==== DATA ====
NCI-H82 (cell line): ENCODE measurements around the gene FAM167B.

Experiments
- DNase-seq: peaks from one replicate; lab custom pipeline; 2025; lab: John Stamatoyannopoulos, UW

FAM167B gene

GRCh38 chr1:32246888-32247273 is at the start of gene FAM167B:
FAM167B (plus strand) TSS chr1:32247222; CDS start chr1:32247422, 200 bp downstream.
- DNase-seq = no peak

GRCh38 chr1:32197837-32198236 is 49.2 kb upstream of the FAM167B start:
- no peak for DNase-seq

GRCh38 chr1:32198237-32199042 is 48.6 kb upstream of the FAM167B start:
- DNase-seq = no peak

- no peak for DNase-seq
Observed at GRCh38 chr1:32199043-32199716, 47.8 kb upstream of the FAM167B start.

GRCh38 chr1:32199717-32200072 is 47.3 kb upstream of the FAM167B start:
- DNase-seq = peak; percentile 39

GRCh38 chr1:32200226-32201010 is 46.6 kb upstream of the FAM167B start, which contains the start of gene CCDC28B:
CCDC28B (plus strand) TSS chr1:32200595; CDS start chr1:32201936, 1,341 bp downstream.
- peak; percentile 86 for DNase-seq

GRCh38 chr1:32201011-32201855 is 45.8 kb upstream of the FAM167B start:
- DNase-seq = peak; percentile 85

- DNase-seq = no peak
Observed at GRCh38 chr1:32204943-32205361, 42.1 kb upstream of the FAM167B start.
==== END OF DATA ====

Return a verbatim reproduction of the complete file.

NCI-H82 (cell line): ENCODE measurements around the gene FAM167B.

Experiments
- DNase-seq: peaks from one replicate; lab custom pipeline; 2025; lab: John Stamatoyannopoulos, UW

FAM167B gene

GRCh38 chr1:32246888-32247273 is at the start of gene FAM167B:
FAM167B (plus strand) TSS chr1:32247222; CDS start chr1:32247422, 200 bp downstream.
- DNase-seq = no peak

GRCh38 chr1:32197837-32198236 is 49.2 kb upstream of the FAM167B start:
- no peak for DNase-seq

GRCh38 chr1:32198237-32199042 is 48.6 kb upstream of the FAM167B start:
- DNase-seq = no peak

- no peak for DNase-seq
Observed at GRCh38 chr1:32199043-32199716, 47.8 kb upstream of the FAM167B start.

GRCh38 chr1:32199717-32200072 is 47.3 kb upstream of the FAM167B start:
- DNase-seq = peak; percentile 39

GRCh38 chr1:32200226-32201010 is 46.6 kb upstream of the FAM167B start, which contains the start of gene CCDC28B:
CCDC28B (plus strand) TSS chr1:32200595; CDS start chr1:32201936, 1,341 bp downstream.
- peak; percentile 86 for DNase-seq

GRCh38 chr1:32201011-32201855 is 45.8 kb upstream of the FAM167B start:
- DNase-seq = peak; percentile 85

- DNase-seq = no peak
Observed at GRCh38 chr1:32204943-32205361, 42.1 kb upstream of the FAM167B start.